We know that CPR saves lives. Yet people are often reluctant to give mouth-to-mouth breaths on a stranger. But with Hands-Only CPR, people can save lives with their hands — and with the help of some familiar beats.
Hands-Only CPR has two simple steps: if you see a teen or adult suddenly collapse, call 911. Then, push hard and fast in the center of the chest until help arrives. People are more likely to remember the correct pace of CPR chest compression when trained to the beat of the Bee Gees’ classic, “Stayin’ Alive,” or other familiar songs with 100 to 120 beats per minute (bpm).
As it turns out, popular songs such as “Crazy in Love” by Beyoncé featuring Jay Z and Gloria Gaynor’s “I Will Survive” all have the correct beat of 100 to 120 beats per minute.
Hands-Only CPR is the focus of a five-year awareness campaign from the Anthem Foundation and the American Heart Association (AHA) to educate the public about this life-saving skill and train more than 100 million Americans to use this technique. To date, the effort has included placing Hands-Only CPR Training Kiosks at four major airports and the Global Center for Health Innovation in Cleveland, Ohio.
So far, nearly 4 million people have learned this lifesaving skill from the campaign, kiosks, and a Hands-Only CPR Mobile Tour. One of them was Matt Lickenbrock, an engineering student at the University of Dayton.
A Life is Quickly Saved
Instead of idling aimlessly during a three-hour layover at Dallas/Ft. Worth International Airport on April 6, 2015, Lickenbrock, 21, spent about 15 minutes at a Hands-Only CPR Training Kiosk at Gate C7. He could not have known how quickly he would put what he learned to use.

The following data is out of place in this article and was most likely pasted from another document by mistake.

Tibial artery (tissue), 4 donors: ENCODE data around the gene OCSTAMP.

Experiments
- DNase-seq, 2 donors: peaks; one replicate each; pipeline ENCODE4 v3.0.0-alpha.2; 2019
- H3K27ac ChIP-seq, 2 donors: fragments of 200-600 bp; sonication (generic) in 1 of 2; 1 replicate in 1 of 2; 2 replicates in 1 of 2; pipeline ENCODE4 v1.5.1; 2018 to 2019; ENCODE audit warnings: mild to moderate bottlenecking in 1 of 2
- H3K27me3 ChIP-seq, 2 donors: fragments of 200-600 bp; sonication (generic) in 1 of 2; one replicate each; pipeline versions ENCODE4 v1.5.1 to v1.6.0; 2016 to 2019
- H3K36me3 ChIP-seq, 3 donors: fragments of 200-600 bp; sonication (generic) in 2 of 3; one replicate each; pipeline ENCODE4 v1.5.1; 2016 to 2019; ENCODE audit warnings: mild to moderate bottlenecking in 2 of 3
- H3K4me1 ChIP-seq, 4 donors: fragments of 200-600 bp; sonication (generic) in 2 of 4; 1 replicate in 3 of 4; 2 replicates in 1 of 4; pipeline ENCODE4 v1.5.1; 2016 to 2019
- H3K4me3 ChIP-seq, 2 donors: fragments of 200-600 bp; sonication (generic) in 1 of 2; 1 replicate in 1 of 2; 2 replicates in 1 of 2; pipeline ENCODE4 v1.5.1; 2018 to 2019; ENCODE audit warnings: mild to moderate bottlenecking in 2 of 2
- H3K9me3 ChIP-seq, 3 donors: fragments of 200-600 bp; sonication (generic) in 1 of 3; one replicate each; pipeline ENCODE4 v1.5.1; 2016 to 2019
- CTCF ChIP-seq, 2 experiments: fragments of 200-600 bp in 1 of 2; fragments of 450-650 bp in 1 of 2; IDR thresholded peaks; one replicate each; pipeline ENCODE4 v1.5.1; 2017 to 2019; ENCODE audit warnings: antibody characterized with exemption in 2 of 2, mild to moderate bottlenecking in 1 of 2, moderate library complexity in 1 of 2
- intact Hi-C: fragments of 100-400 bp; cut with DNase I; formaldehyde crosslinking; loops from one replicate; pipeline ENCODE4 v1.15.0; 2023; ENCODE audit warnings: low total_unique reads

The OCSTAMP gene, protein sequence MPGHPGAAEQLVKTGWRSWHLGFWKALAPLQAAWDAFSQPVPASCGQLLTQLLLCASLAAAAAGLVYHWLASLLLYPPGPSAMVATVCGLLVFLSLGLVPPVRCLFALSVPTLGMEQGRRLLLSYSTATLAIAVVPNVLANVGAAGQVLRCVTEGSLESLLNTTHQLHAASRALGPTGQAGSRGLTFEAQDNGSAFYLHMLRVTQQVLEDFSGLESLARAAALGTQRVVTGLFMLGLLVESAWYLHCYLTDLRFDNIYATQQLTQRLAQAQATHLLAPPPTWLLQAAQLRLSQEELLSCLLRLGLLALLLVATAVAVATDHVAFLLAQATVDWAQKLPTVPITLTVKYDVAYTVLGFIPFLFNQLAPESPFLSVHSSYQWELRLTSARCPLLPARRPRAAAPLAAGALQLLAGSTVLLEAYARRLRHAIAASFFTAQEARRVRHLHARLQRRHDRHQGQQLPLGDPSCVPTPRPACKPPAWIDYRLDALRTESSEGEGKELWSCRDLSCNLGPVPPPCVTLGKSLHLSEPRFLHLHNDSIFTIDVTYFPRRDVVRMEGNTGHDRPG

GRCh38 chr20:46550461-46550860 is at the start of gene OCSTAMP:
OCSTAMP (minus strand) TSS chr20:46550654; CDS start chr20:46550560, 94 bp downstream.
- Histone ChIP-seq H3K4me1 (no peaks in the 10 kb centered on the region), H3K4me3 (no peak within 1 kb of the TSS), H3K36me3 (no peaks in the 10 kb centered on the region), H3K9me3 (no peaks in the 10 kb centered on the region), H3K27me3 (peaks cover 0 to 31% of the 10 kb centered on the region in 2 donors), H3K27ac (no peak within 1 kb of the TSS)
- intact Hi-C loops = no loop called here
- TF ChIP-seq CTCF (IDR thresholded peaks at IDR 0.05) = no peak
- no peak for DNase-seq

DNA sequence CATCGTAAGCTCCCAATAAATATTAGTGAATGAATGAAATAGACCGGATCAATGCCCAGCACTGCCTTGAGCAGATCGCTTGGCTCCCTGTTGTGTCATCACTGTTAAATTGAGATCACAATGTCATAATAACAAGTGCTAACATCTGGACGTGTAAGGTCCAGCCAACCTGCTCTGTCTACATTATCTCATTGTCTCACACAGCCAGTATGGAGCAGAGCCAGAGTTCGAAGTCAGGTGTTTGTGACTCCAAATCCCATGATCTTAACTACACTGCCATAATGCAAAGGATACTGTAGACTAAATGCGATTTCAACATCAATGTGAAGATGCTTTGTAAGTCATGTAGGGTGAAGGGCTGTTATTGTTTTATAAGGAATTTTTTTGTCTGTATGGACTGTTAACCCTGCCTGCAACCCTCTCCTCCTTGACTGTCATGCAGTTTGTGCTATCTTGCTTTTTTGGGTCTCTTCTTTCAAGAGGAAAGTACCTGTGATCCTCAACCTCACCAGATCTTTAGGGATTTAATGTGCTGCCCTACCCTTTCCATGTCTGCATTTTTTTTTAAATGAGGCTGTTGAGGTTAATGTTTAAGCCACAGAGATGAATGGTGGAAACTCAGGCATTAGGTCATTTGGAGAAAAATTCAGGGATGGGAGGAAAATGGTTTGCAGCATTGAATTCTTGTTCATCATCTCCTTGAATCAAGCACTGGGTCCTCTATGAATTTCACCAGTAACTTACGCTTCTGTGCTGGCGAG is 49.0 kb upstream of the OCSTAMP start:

Just two days later, an evening storm rolled through Dayton, Ohio, where Lickenbrock went to college. After getting out of his car in the campus parking lot, a professor yelled to him, “Do you know CPR?” He waved Lickenbrock over to Sean Ferguson, a 23-year old student, who was lying on the ground after being struck by lightning. He was not responsive and not breathing.
Lickenbrock started performing Hands-Only CPR and continued for about two minutes. When the paramedics arrived four minutes later, Ferguson’s heart was beating again.
“I remember kneeling in the rain, doing compressions, wondering if this would make a difference. I knew what I was doing because it was what I was trained to do."
- Matt Lickenbrook
“I remember kneeling in the rain, doing compressions, wondering if this would make a difference,” Lickenbrock recalled in an appearance on the syndicated television program The Doctors. “I felt comfortable. It felt just like it did on the kiosk. I knew what I was doing because it was what I was trained to do."
Ferguson, who also suffered burns over 30 percent of his body, made a full recovery.
Steven Pope, a nurse who arrived on the scene, said that Lickenbrock’s quick response made the difference between life and death. “I don’t think he would have [survived]," Pope told WTAE-TV in Pittsburgh. "I think it would have been a sad story instead of a celebration of life.”
More than 350,000 out-of-hospital cardiac arrests occur each year in the United States with 70 percent occurring at home. Hands-Only CPR has been shown to be as effective as conventional CPR for cardiac arrest at home, at work or in public. It can double or even triple a victim’s chance of survival. Learning Hands-Only CPR increases the chance of a bystander taking action in a cardiac emergency. Anthem and the AHA encourage others to learn this critical skill so people are equipped to act in an emergency, potentially saving the lives of strangers and those they love most.
Here are two simple steps to perform hands-only CPR: